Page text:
Massachusetts Hospital To Begin Mandatory Drug Screening For Patients | The Fix
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Massachusetts Hospital To Begin Mandatory Drug Screening For Patients

The drug epidemic in the Bay State has led to some drastic and controversial responses.



By McCarton Ackerman


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Massachusetts General Hospital will begin the unique step of questioning all patients about their drug use, regardless of why they are receiving treatment.

Caregivers at the hospital will ask patients four specific questions about their drug and alcohol use, including whether or not they’ve used an illegal substance in the past year or how often they have more than six drinks in a night. If the responses indicate a potential addiction, a special team will be available on site to conduct “bedside interventions” or arrange for treatment if necessary. Although the hospital routinely asks patients about their drinking and drug use, it has never been done in all cases and specific mandatory questions were not part of the protocol.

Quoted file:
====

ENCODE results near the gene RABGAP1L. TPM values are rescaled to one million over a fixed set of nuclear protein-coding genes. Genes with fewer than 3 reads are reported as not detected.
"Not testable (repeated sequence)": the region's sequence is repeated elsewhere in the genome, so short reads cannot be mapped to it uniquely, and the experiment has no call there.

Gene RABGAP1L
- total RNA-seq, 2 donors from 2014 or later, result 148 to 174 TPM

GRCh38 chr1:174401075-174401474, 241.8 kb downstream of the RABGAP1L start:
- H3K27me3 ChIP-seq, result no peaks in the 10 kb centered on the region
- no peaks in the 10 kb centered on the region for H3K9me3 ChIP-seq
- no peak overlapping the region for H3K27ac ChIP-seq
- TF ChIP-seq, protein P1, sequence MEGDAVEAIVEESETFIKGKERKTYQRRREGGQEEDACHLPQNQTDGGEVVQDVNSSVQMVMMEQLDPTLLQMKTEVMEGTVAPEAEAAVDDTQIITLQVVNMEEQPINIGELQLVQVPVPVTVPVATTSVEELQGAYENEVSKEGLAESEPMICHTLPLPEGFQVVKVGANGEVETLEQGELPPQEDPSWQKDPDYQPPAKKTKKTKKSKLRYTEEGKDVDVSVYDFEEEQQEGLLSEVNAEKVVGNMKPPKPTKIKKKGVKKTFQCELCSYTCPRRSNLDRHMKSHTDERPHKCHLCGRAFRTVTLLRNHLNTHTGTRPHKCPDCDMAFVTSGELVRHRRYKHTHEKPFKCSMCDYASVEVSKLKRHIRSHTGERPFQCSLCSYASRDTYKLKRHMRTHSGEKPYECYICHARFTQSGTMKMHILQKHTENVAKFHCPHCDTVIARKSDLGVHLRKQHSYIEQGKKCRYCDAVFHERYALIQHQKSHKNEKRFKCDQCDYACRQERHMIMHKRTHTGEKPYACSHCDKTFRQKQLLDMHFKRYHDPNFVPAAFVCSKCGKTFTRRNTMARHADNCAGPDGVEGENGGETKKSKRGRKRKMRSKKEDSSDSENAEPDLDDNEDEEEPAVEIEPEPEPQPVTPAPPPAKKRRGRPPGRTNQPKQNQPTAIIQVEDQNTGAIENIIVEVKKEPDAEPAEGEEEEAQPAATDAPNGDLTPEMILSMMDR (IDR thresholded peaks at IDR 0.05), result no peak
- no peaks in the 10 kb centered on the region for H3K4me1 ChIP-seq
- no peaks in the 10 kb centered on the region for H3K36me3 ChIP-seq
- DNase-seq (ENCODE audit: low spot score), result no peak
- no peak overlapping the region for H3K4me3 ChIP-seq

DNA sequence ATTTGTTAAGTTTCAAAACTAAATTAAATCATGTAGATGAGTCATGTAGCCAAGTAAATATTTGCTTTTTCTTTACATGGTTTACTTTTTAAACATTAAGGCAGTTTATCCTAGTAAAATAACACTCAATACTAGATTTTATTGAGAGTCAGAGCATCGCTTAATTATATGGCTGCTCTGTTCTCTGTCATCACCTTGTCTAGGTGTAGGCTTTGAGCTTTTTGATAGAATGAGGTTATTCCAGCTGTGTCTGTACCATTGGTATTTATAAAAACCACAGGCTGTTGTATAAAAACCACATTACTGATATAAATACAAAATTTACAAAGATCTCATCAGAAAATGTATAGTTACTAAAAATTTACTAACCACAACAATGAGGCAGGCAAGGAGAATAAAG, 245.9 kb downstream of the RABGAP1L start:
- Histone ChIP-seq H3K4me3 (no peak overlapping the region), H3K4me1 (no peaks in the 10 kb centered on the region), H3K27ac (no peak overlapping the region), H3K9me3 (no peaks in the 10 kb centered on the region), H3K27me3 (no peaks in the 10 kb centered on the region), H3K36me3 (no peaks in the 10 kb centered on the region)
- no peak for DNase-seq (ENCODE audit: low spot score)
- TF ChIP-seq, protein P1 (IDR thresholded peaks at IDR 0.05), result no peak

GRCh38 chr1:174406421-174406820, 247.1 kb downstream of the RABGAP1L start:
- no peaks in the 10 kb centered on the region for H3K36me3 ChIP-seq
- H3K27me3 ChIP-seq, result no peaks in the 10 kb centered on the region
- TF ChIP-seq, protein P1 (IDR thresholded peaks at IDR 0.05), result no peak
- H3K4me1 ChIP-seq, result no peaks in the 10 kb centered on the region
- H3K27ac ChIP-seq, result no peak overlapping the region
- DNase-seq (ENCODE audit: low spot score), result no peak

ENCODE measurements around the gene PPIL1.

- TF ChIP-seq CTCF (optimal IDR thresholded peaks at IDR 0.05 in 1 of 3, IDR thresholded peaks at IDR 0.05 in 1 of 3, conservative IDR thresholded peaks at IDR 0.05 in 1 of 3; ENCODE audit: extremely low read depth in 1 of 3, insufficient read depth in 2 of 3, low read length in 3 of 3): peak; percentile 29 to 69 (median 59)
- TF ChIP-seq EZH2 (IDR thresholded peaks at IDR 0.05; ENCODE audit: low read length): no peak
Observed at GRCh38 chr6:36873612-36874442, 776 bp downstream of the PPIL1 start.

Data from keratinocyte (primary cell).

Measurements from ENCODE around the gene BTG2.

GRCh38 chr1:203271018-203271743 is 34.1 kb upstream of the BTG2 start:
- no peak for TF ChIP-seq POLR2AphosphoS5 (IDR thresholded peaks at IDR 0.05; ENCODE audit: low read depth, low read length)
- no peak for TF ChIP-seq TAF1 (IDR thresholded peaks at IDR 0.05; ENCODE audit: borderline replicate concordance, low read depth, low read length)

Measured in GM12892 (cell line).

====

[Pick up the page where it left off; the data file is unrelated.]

“We make it incredibly hard for people to access care for addiction,’’ said Dr. Sarah Wakeman, medical director for substance use disorders at Mass General’s Center for Community Health Improvement. “Part of our goal is shifting the culture.”

National data indicates that nearly 25% of patients in the hospital for routine problems have current substance abuse disorders, but that number is likely higher in Massachusetts due to the recent epidemic of opioid abuse and subsequent overdoses.

A recent study by Massachusetts General Hospital of 2,583 patients with identified substance abuse problems showed that their hospital visits were both longer and more expensive, while their readmission rates were also higher than other patients. Their hospital stays averaged $10,000 per admission, which is up to 50% higher than patients being treated for congestive heart failure and pneumonia.

The new substance abuse prevention plan will also involve hiring five “recovery coaches”—former substance abusers who are certified by the state—to work at the hospital and in three community health centers. There are also plans to establish an addiction discharge clinic designed for patients who can’t afford a therapist or primary health care provider.

A similar, grant-funded program was run by Boston Medical Center from 2006-2011. A sample of 657 patients who received an intervention and referral to treatment from the program found their substance use had dropped from 94% in the previous month to 68%.

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